"TUOSIST, or KILMACOLOGUE a parish, in the barony of GLANEROUGH, county of KERRY, and province of MUNSTER, 12 miles (S. W.) from Kenmare, on the bay of that name; containing 6376 inhabitants. This parish is considered to be one of the wildest and most irreclaimable districts in the county: it is seperated on the south-east from the county of Cork by a range of lofty and almost impassable mountains, and extends for about nine miles along the southern shore of the great estuary, or bay of Kenmare, an inlet of which, called Ardgroom Harbour, forms its boundary to the south-west.
By ancient computation the parish, which is entirely the property of the Marquess of Lansdowne, comprises 97½ gneeves, or upwards of 40,000 statute acres, consisting chiefly of rocky mountain and bog; in the hollows among the mountains are several lakes, some of which are extremely picturesque, and near the bay is one of considerable size called Lough Cloney.
There is a considerable domestic manufacture of coarse flannel, which is chiefly sold in the town of Kenmare; and several of the inhabitants are occassionally employed in the fishery of the bay: at Ardea is a good salmon fishery. The small bay or harbour of Kilmacalogue affords shelter to vessels of considerable size.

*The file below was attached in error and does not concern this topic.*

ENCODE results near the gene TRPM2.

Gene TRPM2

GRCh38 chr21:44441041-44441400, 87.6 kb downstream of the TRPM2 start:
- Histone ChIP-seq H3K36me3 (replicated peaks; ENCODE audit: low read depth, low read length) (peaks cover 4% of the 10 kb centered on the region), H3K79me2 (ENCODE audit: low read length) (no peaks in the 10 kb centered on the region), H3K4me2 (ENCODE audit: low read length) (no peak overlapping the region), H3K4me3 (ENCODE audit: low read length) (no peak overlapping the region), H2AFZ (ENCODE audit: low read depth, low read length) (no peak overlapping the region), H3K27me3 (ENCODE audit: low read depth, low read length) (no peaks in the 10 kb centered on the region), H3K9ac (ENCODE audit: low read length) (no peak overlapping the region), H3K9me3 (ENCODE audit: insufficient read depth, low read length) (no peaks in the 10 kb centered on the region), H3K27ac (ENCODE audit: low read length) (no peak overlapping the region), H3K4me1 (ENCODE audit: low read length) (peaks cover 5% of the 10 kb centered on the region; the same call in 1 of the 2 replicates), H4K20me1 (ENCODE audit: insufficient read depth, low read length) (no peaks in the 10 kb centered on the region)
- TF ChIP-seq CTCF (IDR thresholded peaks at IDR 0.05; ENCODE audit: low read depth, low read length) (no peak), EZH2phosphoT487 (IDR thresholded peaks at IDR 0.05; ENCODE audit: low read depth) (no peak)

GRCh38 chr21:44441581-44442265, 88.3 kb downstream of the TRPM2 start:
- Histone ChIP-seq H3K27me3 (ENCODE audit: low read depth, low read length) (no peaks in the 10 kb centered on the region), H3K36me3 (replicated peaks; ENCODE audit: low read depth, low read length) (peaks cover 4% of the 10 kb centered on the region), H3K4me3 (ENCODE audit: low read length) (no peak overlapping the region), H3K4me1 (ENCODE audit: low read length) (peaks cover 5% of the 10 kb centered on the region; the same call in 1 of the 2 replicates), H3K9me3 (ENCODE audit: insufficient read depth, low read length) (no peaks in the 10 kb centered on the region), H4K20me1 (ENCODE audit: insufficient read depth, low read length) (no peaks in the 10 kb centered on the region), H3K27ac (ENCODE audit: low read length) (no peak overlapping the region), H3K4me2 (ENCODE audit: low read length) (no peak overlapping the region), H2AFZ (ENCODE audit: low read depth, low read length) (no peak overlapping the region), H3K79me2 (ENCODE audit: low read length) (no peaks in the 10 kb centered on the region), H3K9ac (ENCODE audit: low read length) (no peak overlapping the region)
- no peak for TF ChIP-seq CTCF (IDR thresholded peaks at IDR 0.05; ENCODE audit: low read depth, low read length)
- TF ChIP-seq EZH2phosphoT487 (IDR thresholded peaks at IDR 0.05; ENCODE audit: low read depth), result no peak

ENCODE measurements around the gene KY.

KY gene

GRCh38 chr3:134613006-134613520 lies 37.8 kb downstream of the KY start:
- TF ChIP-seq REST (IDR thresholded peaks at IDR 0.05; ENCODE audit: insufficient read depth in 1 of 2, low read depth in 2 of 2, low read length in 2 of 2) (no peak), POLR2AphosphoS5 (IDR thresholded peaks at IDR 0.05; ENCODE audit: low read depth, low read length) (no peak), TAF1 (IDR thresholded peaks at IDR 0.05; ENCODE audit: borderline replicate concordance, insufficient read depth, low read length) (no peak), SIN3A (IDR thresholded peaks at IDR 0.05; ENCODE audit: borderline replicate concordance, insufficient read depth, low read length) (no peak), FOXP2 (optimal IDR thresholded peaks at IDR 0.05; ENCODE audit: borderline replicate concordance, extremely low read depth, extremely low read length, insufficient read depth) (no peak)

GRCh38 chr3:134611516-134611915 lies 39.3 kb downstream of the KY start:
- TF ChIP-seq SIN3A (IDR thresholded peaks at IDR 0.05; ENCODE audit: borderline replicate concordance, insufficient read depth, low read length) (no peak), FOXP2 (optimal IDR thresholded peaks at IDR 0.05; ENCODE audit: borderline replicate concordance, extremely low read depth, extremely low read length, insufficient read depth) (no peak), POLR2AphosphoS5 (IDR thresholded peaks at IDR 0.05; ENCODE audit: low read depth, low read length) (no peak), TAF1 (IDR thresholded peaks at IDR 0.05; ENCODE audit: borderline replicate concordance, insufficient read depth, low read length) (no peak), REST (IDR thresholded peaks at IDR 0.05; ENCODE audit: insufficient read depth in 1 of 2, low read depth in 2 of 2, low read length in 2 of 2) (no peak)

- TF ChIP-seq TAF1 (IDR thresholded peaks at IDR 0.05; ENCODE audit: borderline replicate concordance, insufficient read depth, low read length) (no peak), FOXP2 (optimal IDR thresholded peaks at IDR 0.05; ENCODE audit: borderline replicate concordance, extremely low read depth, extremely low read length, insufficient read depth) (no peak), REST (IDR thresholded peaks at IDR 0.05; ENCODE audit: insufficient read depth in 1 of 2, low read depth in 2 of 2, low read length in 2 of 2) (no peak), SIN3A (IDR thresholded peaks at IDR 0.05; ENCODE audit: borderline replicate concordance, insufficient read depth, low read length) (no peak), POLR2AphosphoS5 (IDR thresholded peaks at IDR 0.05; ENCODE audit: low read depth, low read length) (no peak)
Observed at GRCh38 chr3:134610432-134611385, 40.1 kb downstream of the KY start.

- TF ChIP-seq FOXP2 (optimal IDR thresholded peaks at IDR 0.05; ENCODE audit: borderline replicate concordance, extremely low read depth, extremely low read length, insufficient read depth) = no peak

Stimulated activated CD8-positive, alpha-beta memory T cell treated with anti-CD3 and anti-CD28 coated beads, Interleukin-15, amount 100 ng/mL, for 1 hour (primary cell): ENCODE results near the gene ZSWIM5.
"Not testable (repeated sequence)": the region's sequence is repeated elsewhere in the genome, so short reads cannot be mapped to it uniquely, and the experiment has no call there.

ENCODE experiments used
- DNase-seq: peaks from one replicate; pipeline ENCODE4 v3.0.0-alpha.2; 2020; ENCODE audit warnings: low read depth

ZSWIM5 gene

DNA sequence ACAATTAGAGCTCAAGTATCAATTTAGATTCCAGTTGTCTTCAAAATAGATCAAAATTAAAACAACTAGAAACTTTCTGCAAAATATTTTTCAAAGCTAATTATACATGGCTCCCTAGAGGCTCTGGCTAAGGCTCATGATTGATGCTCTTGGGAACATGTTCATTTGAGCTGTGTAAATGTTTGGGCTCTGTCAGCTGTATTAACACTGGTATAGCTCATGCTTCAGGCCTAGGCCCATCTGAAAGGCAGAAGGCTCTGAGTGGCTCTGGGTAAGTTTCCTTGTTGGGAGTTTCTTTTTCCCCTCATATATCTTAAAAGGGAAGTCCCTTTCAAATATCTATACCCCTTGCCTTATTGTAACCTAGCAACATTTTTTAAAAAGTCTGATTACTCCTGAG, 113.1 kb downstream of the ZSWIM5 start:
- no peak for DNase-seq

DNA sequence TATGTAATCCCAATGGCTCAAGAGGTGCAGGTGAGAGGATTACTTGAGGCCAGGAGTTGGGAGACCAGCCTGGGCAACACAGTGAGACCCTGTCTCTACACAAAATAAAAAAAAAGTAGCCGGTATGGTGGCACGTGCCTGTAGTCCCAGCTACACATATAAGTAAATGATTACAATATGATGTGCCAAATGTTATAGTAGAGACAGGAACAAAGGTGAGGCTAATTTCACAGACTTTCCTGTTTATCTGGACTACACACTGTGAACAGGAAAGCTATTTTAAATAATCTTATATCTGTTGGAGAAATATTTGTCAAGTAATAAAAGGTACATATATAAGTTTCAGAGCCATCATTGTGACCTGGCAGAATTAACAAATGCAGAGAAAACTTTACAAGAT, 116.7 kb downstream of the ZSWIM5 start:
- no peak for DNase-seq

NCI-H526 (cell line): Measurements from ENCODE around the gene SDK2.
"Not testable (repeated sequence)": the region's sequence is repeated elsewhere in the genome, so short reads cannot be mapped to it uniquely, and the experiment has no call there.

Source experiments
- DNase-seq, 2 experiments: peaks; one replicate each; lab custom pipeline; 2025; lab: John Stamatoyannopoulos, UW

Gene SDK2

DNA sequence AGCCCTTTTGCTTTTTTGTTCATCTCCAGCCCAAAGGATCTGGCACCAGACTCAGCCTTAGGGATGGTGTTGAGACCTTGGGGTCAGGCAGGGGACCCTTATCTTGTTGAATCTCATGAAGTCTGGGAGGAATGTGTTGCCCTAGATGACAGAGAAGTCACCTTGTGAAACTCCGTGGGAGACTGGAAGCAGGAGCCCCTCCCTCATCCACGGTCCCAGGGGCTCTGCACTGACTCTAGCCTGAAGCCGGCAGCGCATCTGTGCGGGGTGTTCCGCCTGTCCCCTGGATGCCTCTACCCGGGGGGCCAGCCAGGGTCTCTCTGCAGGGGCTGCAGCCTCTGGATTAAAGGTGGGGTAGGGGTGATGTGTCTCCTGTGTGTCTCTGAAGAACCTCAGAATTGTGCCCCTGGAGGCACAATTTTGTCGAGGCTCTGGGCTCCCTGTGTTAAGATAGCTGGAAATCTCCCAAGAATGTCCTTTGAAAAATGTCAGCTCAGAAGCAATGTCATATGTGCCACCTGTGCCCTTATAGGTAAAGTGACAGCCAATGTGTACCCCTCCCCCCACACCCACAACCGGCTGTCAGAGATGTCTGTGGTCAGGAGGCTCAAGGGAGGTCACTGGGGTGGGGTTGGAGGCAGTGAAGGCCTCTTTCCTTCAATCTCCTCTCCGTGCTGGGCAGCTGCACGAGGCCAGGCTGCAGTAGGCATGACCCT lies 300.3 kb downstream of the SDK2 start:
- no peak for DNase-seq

The parish is in the diocese of Ardfert and Aghadoe, and is a rectory, forming part of the union of Kenmare.
In the R. C. divisions it forms the head of a union or district, called Lochort, or Carks, comprising also that part of Kenmare lying on the south side of the river, and containing the chapels of Daurus and Deireen. At Ardea is a house for the priest, built by the Marquess of Lansdowne, who has also, in conjunction with the National Board, lately erected school-houses at Carks and Cloney.
The ruins of the old church still exist in the burial-ground near the harbour of Kilmacalogue; and at Lochurt are the remains of a druidical circle. In the vicinity of Ardea is Lough Quinlan, in which are some remarkable little floating islands. "
[From A Topographical Dictionary of Ireland by Samuel Lewis (1837)]